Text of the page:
However, this is a long-term process. In the meantime, the kind of radical transformations initiated in the USSR require a strong type of power, actually another “revolution from above.” Truly, Gorbachev has tried hard to combine this one with initiatives and movements from below. But this again is a slow process and his revolution cannot wait.
So, all of a sudden, the idea appeared that the party leader should also be president with extraordinary executive powers: to exercise overall guidance in the drafting of legislation and of major socio-economic programs, decide on key issues of foreign policy, defense and national security, chair the defense council, nominate the prime minister, etc.
The trouble is that this seems not to be viewed as an exception at the top where special circumstances may be invoked. The conference decided that the party leader at each level should be automatically nominated to head the local Soviet. I have no doubt that the party activists at the conference warmly applauded the decision. But what about the 100 million people out there who are called on to vote for the local Soviet, except for the man who will head it automatically? This seems to go back to the old argument that the party knows best what is good for the people.
The fact is that we are presented with a merger of party and state leadership from top to bottom to be institutionalized as never before in Soviet history. Romania is the only socialist country to have experienced such a merger for the last 15 years with local party secretaries accumulating the functions of prefects and mayors down to the smallest village. As a Romanian Marxist, I am quite amazed that reformers in Moscow should want to emulate that model.
After all, how does one reconcile this merger with the “strict demarcation of the functions of party and state bodies” so firmly proclaimed in the party documents for the conference? Every political scientist knows that the only effective method to check potential abuse inherent in political power was, is, and remains the separation of powers. But there was no discussion at all of this issue in the Soviet media.
In October, a nationwide discussion is announced on the draft Law on the Election of People’s Deputies. I am wondering whether this time Soviet political scientists will speak up on that major political issue.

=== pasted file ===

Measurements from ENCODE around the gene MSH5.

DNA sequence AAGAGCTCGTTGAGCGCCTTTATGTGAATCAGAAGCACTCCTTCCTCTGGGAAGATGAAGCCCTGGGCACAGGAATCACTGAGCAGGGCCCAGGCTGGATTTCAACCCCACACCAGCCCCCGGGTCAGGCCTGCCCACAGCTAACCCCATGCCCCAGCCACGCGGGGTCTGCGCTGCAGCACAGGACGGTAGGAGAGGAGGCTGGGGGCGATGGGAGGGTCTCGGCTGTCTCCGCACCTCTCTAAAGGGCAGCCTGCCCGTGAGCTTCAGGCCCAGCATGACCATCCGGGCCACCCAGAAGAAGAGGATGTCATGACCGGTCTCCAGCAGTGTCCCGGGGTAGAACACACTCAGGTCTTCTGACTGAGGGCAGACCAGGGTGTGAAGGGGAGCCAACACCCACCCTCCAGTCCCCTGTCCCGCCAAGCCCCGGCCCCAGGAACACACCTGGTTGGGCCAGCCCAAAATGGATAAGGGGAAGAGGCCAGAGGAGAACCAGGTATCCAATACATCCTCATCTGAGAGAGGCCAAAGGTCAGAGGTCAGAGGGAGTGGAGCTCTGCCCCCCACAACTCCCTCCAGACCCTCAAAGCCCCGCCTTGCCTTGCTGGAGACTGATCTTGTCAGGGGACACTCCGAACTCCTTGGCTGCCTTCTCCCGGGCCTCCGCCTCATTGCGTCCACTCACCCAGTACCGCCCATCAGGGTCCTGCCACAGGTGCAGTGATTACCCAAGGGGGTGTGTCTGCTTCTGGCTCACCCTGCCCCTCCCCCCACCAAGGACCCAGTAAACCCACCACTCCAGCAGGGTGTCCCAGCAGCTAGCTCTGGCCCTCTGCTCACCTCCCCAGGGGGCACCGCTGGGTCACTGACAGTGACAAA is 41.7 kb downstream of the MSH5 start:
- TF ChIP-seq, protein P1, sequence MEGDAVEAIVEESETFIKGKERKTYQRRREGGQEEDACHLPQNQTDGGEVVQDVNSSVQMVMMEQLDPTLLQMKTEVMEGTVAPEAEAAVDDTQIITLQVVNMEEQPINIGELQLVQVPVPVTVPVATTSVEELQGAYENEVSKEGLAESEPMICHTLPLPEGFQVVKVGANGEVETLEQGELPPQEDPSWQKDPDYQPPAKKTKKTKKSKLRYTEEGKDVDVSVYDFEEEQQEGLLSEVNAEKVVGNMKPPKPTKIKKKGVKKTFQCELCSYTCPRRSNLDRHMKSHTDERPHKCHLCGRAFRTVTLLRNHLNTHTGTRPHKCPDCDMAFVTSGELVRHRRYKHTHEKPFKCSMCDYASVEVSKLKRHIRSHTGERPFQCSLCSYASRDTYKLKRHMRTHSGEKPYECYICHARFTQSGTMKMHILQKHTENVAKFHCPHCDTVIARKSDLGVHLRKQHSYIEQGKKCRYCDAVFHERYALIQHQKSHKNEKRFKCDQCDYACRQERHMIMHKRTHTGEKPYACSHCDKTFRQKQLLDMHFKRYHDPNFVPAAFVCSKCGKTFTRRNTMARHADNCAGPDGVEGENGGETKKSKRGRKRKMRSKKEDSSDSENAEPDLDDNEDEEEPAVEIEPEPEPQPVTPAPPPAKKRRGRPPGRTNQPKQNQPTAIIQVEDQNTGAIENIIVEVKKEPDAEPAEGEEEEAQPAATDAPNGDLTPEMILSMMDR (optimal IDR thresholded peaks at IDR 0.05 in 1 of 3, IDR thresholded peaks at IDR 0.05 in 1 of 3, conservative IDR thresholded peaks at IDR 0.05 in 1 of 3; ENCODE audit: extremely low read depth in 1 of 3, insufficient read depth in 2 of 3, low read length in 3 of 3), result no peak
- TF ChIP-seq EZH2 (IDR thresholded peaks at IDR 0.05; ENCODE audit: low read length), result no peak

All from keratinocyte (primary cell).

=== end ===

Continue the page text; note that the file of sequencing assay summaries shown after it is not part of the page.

University of Bucharest, Romania
Visting Professor, SUNY at
Binghamton, New York
Peter Reddaway replies:
With most of Professor Brucan’s perceptive letter I am fully in accord. In a clear, incisive way, he takes further some of the themes of my article. However, may I make two rejoinders?
First, Brucan contests my assertion that the Soviet system was stagnating in the early 1950s (as well as in the mid-1980s), pointing to the high industrial growth rates of the time. While granting his point about these rates, let me enter the reservation that some of the growth was of the wrong kind. Khrushchev repeatedly emphasized this fact, for example, in his tirades against the “metal-eaters.” These were officials who insisted on continuing mechanically to increase steel production, while future-oriented sectors such as the chemical industry were little developed.
But other parts of the economy—notably housing, agriculture, and consumer goods—were indeed stagnating in the early 1950s, as were social development, cultural life, and the entire polity.
I agree with Brucan’s important conclusion that “the command-type planning system does not and cannot assimilate the scientific-technological revolution.” But I would add that Soviet worries on this score began under Khrushchev, who constantly assailed Soviet economic conservatism, and called for a scientific-technological revolution in the USSR and for conducting it, in part, with input from the West.
Second, I would be less categorical than Brucan in holding that Gorbachev has presented “all major changes…on behalf of the Politburo.” In most cases this is true. But sometimes ambiguity has been evident, for example as regards Gorbachev’s main speech at this June’s Party conference. Interestingly, his ally Yakovlev shed some light on this speech by explaining at a press conference how it was prepared. Gorbachev’s draft, he said, was given to the other Politburo members, who then made suggested amendments, which Gorbachev then considered. He did not say that the Politburo then approved the final product.
In any case, I agree with Brucan that “the Politburo, the Central Committee and the whole party bureaucracy must not be viewed as blocs, they are all split.” As regards the Politburo, this has been clear from the speeches of Ligachev and others for more than a year. All members favor reform, but important divisions exist concerning its desirable nature, pace, and extent. In his conspiratorially prepared power play of September 30/October 1 Gorbachev has—as I recently argued in The Washington Post (“Outlook” section, October 2)—tried to reduce these divisions by undermining Ligachev’s power and increasing his own. His wider purpose is, I believe, the one Mr. Brucan describes. In my view, even partial success in this bold enterprise of, predominantly, reform from above will be hard to achieve. And by using authoritarian methods in his mini-Putsch he has raised the stakes still higher in the power struggle that currently grips the whole Soviet elite.
November 10, 1988